In May I received my review copy of “The Republican Party of Texas” by Wayne Thorburn the day after Gov. Greg Abbott signed Senate Bill 8, otherwise known as “the Heartbeat Bill” banning abortion as early as six weeks. Feeling the heavy weight of the book in my hand, I hoped that Thorburn might provide some historical insights into why Texas Republicans — who value things such as private property, free enterprise and limited government — have no qualms about obstructing my right to choose what happens to my body.
As a transplant from Seattle, who’s lived in Austin for six years, I no longer see Texas’ capitol city as a “keepin’ it weird” liberal enclave — a Portland without the mountains—because I can walk three blocks in my neighborhood and see a red handmade sign that says Trump 2024. Amidst Austin’s current population growth spurt, I see a city scrambling to find its identity. I feel as though I’m scrambling, too, to understand my place in a red state that is deeply opposed to the equitable treatment of BIPOC and LGBTQ+ communities.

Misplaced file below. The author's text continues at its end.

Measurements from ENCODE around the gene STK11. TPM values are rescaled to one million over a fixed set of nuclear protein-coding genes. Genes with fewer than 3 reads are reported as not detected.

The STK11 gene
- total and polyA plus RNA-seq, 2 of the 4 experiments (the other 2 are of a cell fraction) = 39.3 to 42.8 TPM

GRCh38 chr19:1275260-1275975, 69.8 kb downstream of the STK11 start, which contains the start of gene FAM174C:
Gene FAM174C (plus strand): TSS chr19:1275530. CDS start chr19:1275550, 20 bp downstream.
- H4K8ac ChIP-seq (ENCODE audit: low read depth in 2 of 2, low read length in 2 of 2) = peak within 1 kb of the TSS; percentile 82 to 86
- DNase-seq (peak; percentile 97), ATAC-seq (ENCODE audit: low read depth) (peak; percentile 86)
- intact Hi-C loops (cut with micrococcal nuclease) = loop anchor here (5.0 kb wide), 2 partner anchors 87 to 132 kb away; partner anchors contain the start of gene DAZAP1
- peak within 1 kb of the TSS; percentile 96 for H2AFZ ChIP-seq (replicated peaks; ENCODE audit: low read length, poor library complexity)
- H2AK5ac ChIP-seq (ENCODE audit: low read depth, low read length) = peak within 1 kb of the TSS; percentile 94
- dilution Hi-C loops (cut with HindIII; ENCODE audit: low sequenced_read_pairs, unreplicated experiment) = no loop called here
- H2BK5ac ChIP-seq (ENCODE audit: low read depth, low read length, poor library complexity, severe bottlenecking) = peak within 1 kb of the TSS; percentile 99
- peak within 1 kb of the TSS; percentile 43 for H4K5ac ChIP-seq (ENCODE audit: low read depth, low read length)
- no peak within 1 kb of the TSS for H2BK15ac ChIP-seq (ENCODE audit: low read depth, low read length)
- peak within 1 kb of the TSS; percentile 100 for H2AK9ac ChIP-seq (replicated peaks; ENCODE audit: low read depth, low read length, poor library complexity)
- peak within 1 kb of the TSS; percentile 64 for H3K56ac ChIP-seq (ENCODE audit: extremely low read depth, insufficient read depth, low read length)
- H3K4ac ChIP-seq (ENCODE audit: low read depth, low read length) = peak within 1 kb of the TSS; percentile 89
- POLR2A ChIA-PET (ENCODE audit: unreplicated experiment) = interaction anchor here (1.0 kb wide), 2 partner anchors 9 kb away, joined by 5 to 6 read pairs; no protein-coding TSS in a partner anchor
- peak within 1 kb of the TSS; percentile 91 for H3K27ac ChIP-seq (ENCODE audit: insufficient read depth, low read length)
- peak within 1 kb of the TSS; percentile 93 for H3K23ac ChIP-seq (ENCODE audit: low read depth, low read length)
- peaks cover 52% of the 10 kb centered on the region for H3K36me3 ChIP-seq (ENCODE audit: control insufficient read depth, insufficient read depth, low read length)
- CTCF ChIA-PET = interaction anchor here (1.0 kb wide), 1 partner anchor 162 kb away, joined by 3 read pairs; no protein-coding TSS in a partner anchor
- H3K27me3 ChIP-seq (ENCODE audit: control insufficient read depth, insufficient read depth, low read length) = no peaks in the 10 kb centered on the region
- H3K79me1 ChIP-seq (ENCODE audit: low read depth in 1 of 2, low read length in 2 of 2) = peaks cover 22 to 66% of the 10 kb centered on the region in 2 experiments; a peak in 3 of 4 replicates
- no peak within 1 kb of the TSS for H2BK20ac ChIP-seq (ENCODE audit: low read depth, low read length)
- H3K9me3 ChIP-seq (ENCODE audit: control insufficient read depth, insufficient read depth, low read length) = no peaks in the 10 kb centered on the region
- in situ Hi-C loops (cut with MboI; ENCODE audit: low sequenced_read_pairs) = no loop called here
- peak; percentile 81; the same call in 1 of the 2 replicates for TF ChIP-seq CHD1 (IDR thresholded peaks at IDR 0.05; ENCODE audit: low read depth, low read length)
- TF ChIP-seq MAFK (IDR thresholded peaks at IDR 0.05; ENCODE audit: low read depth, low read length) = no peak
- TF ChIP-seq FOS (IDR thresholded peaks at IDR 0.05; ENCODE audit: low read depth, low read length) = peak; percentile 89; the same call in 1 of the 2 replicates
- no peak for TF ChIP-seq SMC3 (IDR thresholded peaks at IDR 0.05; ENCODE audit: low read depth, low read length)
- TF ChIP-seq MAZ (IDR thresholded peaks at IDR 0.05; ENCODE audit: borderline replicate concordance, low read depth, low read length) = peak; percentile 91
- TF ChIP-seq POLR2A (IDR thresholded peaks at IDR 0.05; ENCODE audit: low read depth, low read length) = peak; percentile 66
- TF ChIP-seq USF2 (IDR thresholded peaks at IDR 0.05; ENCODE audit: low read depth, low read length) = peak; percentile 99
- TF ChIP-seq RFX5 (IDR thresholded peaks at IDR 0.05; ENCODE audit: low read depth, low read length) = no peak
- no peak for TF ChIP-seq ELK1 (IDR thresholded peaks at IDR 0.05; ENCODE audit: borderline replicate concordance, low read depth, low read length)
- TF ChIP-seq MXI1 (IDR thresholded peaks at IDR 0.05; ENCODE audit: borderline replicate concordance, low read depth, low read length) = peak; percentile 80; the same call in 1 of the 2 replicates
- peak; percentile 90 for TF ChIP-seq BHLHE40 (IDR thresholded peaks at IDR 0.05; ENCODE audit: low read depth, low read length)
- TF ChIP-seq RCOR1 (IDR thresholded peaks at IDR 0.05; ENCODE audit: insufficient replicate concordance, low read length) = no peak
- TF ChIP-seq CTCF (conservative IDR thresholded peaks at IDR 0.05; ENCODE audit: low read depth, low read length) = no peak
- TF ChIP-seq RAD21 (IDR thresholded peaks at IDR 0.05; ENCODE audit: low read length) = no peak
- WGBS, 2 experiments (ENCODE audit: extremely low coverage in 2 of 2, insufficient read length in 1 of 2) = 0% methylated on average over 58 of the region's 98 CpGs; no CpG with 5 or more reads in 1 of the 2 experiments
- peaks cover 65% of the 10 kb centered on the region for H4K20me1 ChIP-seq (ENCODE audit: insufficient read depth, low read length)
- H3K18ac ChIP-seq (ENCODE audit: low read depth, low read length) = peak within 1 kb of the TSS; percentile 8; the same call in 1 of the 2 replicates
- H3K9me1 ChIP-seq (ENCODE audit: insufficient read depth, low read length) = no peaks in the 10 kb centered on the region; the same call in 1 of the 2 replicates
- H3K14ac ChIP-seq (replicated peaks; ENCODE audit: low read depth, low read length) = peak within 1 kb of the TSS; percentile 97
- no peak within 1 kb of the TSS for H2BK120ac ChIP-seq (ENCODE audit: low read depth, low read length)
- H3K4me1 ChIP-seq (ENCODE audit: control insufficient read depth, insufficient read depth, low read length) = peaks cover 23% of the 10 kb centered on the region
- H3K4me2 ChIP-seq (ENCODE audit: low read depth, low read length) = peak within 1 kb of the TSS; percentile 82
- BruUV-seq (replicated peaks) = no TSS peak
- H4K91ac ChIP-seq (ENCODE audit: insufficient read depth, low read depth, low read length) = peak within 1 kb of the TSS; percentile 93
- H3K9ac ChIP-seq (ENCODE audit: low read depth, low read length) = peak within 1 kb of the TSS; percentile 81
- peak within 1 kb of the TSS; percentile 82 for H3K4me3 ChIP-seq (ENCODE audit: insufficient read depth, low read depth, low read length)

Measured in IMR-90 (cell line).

In selecting the book, I wanted to know how Texas’ particular brand of Republicanism has developed over time and what the GOP’s future looks like. Thorburn’s book starts in the 19th century and leads up to today. In presenting a long timeline with pivotal turning points, he offers a panoramic view of Lone Star politics. The former executive director of the Republican Party of Texas, Thorburn aims for a deeply-researched take on how Republicans were for a long time the underdogs, striving for a definitive “two-party” state until they gained dominance.